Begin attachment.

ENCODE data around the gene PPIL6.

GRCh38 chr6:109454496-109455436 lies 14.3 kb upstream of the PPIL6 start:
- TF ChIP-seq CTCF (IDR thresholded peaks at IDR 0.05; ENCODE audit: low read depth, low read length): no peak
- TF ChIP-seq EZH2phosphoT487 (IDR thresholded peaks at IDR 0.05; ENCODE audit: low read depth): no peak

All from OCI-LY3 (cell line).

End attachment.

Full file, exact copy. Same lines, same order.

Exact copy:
ENCODE data around the gene PPIL6.

GRCh38 chr6:109454496-109455436 lies 14.3 kb upstream of the PPIL6 start:
- TF ChIP-seq CTCF (IDR thresholded peaks at IDR 0.05; ENCODE audit: low read depth, low read length): no peak
- TF ChIP-seq EZH2phosphoT487 (IDR thresholded peaks at IDR 0.05; ENCODE audit: low read depth): no peak

All from OCI-LY3 (cell line).